- TURKEYS puzzle [11/28/2001]
Count the number of ways you can trace the word TURKEYS in the triangular
array. You may only move to one of the two letters directly below the
letter you are on.
- Twelve Beads on a String [05/24/1999]
How many different arrangements are there when there are 12 beads of 4
different colours on a string?
- Two Combination Problems [06/04/1999]
How many ways are there to distribute 40 identical items among 4 people?
How many different subcollections of n objects are there in a collection
of 2n objects, n identical and the other n distinct?
- Two People, Three Objects [07/14/2001]
Find the number of ways in which 2n objects of type A, 2n objects of type
B, and 2n objects of type C can be divided between two persons, giving 3n
objects to each.
- Understanding Probability [05/13/2002]
If I were looking for a probability of colored marbles in three
packages, how would I do that?
- Unique Subset of Set of Fractions [7/19/1996]
How can I determine a set of fractions such that if I add any subset of
those fractions, I get a result that is unique relative to the result of
any other subset in this set?
- Version of Lights-Out Puzzle Using Buttons [09/02/2004]
A variation on the classic Lights-Out Puzzle in which pushing any
button in a 6x6 grid changes the state of that button and all others
in the same row or column. The goal is to maximize the number of
buttons in a given state.
- Vertices in a Prism [05/12/1999]
What is the formula for finding the number of vertices in a prism?
- Ways to Pick a Six-Card Hand [02/26/2001]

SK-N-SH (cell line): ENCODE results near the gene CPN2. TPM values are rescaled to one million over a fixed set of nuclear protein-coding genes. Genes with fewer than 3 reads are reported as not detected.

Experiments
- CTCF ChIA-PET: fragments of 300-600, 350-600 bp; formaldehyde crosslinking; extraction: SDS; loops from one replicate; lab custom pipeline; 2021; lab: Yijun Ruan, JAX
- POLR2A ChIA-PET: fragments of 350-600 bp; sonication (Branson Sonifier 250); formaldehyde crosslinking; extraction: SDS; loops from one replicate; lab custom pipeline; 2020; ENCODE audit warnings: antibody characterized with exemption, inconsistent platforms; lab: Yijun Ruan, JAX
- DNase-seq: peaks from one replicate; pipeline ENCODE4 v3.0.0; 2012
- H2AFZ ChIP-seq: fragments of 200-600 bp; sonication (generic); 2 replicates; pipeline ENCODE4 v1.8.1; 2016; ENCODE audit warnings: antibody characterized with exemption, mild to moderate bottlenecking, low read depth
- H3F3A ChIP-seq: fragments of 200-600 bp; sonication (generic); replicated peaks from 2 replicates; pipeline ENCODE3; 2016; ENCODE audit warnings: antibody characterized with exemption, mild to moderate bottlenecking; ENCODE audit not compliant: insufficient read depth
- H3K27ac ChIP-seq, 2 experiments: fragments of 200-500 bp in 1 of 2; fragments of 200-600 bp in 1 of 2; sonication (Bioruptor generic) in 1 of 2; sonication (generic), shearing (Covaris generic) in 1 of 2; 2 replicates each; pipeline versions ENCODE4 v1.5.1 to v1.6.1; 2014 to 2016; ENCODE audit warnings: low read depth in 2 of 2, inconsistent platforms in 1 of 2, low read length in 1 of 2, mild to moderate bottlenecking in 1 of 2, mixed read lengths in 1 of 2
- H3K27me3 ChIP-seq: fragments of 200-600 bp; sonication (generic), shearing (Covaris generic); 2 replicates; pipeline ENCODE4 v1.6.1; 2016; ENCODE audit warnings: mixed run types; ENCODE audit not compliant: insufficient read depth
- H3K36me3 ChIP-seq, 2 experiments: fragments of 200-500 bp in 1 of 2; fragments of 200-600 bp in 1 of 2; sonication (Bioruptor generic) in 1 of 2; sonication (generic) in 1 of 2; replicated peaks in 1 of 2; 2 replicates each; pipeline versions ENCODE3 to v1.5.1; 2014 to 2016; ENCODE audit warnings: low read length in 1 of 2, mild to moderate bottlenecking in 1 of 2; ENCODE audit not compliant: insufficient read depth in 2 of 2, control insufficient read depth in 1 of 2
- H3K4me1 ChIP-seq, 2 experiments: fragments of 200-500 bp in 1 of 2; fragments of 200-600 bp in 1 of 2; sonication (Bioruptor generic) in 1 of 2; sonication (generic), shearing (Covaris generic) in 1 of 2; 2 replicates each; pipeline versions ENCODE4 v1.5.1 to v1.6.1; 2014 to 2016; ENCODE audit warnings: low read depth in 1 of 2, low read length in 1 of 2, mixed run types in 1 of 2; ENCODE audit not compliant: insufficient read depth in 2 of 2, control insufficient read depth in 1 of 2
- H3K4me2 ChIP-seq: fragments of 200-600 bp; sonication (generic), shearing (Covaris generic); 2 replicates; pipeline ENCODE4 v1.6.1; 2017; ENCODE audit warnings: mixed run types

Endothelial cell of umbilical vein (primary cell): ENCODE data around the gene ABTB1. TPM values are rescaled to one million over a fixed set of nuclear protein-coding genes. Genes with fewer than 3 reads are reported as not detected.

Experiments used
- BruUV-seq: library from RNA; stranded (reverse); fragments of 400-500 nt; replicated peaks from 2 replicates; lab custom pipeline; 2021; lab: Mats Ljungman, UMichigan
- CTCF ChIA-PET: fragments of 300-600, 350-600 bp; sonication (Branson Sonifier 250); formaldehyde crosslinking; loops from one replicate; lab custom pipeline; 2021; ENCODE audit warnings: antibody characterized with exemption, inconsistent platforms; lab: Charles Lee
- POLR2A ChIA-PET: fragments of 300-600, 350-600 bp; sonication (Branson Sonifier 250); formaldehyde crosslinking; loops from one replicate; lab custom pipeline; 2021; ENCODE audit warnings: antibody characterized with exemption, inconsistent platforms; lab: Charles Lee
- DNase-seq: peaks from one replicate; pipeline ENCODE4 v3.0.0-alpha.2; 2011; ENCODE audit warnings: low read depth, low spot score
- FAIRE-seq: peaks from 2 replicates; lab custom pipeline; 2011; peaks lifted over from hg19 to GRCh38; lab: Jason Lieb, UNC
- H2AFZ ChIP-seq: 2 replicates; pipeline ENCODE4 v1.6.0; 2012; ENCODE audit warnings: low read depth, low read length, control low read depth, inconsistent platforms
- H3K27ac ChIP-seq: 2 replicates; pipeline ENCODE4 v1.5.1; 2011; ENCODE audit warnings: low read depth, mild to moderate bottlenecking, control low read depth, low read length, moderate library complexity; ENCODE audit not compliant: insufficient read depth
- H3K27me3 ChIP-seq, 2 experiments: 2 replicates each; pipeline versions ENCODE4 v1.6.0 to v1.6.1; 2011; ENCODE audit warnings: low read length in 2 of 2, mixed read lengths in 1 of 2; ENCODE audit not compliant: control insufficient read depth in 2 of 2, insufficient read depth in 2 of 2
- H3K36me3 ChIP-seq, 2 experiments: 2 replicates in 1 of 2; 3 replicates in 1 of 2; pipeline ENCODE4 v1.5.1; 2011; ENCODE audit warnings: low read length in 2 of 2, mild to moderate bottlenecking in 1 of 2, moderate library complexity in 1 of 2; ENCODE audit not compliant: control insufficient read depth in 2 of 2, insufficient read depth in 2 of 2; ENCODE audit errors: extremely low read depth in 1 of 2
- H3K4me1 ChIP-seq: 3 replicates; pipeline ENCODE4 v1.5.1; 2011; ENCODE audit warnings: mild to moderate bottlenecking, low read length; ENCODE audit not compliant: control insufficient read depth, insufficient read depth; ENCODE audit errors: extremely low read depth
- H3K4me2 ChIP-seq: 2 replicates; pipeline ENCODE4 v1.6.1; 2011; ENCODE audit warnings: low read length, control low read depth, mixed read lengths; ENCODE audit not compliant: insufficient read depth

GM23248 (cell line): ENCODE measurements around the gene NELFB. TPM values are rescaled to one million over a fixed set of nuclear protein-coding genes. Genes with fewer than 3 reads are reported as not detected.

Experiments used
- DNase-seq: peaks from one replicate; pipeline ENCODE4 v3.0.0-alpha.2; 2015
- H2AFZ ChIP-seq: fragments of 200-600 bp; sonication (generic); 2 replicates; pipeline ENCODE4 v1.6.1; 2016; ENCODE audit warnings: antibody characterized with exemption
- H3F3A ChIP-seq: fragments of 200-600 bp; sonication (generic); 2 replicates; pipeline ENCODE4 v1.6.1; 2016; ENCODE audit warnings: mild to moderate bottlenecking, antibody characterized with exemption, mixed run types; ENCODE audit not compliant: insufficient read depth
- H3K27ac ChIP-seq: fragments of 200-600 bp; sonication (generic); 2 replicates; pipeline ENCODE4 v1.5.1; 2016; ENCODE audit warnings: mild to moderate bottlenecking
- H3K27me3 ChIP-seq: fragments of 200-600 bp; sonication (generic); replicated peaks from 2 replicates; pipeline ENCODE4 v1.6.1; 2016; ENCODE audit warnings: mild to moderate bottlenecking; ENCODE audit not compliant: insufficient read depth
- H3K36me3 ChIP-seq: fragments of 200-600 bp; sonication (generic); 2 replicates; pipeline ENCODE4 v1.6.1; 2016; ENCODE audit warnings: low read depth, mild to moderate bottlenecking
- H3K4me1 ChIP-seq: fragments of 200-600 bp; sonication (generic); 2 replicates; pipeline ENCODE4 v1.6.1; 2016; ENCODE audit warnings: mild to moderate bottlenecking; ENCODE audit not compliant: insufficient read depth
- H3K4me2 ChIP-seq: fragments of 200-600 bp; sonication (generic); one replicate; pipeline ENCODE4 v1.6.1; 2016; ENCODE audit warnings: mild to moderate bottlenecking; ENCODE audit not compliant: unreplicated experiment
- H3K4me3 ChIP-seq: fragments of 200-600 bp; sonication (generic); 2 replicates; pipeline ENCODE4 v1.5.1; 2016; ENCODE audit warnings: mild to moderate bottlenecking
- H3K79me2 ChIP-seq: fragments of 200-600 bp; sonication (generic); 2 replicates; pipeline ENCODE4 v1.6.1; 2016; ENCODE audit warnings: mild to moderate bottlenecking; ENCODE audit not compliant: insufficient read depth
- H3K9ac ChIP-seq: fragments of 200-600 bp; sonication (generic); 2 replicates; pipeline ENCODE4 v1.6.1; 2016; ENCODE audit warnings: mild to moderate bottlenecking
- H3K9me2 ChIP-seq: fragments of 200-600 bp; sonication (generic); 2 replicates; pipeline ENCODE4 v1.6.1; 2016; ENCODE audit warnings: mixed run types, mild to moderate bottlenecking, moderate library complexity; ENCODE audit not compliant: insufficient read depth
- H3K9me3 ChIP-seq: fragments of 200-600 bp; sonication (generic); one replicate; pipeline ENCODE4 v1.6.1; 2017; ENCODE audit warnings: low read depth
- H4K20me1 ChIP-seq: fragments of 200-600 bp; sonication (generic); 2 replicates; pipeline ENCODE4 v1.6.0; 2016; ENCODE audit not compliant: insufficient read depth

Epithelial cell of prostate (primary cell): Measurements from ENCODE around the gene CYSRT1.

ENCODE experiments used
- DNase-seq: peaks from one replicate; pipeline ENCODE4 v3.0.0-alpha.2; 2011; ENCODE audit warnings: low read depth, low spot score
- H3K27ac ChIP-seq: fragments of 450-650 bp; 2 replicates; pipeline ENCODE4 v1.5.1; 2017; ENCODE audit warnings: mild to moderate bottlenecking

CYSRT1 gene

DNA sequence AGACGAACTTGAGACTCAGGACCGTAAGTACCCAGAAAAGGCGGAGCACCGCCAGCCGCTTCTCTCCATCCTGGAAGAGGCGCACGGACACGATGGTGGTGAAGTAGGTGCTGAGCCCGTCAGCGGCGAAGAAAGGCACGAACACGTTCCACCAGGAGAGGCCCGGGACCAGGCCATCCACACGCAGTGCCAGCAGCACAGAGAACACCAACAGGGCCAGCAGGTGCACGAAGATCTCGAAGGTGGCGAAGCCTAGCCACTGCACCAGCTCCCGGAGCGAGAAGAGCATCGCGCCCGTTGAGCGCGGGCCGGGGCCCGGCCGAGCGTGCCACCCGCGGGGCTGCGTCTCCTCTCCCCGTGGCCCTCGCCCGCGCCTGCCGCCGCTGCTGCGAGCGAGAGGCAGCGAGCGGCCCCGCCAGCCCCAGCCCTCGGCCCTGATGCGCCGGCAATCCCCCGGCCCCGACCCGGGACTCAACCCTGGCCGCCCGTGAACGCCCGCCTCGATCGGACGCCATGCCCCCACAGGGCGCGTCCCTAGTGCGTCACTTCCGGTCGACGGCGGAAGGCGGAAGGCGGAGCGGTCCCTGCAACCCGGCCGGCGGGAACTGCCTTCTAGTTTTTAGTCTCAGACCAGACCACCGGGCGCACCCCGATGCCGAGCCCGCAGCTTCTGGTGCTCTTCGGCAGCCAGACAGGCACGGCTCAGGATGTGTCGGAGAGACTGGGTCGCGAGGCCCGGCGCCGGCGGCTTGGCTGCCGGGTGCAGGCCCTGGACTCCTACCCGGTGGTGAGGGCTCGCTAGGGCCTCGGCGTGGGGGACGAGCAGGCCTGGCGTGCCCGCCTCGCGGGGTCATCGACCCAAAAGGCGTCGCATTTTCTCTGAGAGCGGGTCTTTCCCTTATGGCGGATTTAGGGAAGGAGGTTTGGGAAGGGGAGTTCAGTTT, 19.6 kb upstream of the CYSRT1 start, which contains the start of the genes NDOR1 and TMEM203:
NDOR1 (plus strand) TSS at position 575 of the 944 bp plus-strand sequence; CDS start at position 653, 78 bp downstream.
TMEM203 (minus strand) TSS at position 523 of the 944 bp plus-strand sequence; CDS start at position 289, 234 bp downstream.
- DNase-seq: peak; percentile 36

How many ways are there of picking six cards from a deck, where suit and
order of selection are ignored?
- What Is N Factorial Used For? [08/29/2001]
I have heard that it is used in probability, but what for, and how?
- What Number Falls on the 124th Position? [01/06/1998]
There are 720 (or 6!) permutations of the digits 1,2,3,4,5,6. If these
permutations are arranged from smallest to largest numerical value...
(and other questions).
- What's the Probability That Two Will Agree? [11/10/1997]
Of the nine members of the board of trustees of a college, five agree
with the president. The president selects three trustees at random and
asks their opinions...
- Why is 0! 1? [09/14/1997]
Why is zero factorial 1?
- Why Is the Number of Combinations Equal? [06/13/2007]
Can you explain why nCr = nC(n-r), such as 7C2 = 7C5 = 21?
- Winning the Lottery [07/22/2009]
Choose 5 numbers from 1-40 and match 3 randomly picked numbers from
1-40 to win. How many different combinations of 5 numbers are there in
40 and how many different guesses of 5 would it take to cover every
possible outcome of three numbers?
- Winning the UK National Lottery [11/8/1995]
I need to know the odds on the UK National Lottery: punters choose 6
different numbers between 1 and 49. How many permutations? How can I
calculate the reduced number of permutations to reflect the fact that the
order of the chosen numbers is not relevant?
- Word Derangements and Arrangements [11/30/1998]
I need to find a formula to count the number of derangements of a word.
First you start with the number of ways to arrange the letters...